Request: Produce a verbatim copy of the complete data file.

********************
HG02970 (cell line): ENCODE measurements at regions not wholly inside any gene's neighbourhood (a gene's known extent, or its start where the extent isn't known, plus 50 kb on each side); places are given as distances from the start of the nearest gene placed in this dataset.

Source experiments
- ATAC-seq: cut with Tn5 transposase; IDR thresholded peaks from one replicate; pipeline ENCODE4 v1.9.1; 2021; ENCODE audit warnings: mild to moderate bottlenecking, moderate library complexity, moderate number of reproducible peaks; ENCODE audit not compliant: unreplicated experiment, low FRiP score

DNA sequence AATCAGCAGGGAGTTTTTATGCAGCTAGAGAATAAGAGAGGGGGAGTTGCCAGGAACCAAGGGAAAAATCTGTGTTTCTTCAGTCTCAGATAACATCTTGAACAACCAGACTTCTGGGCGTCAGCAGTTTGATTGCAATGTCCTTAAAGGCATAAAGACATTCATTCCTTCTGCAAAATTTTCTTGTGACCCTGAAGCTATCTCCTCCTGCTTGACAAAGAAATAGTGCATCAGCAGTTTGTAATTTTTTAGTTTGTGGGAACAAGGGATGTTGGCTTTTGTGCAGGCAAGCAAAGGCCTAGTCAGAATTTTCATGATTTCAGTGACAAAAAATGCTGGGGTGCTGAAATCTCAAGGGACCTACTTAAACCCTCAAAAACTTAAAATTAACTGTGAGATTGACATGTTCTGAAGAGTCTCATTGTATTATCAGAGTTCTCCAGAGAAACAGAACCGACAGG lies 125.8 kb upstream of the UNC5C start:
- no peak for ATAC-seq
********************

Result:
HG02970 (cell line): ENCODE measurements at regions not wholly inside any gene's neighbourhood (a gene's known extent, or its start where the extent isn't known, plus 50 kb on each side); places are given as distances from the start of the nearest gene placed in this dataset.

Source experiments
- ATAC-seq: cut with Tn5 transposase; IDR thresholded peaks from one replicate; pipeline ENCODE4 v1.9.1; 2021; ENCODE audit warnings: mild to moderate bottlenecking, moderate library complexity, moderate number of reproducible peaks; ENCODE audit not compliant: unreplicated experiment, low FRiP score

DNA sequence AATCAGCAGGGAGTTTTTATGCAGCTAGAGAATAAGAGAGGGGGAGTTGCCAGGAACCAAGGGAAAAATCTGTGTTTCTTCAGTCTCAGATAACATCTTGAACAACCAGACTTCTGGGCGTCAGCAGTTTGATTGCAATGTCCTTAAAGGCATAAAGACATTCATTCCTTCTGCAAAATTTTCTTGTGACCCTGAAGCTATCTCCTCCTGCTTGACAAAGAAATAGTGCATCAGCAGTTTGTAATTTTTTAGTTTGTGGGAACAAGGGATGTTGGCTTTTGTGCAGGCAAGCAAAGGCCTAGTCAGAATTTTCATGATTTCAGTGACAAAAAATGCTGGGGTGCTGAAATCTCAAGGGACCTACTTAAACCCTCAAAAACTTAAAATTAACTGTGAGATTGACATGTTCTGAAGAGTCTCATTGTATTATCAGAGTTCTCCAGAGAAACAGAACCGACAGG lies 125.8 kb upstream of the UNC5C start:
- no peak for ATAC-seq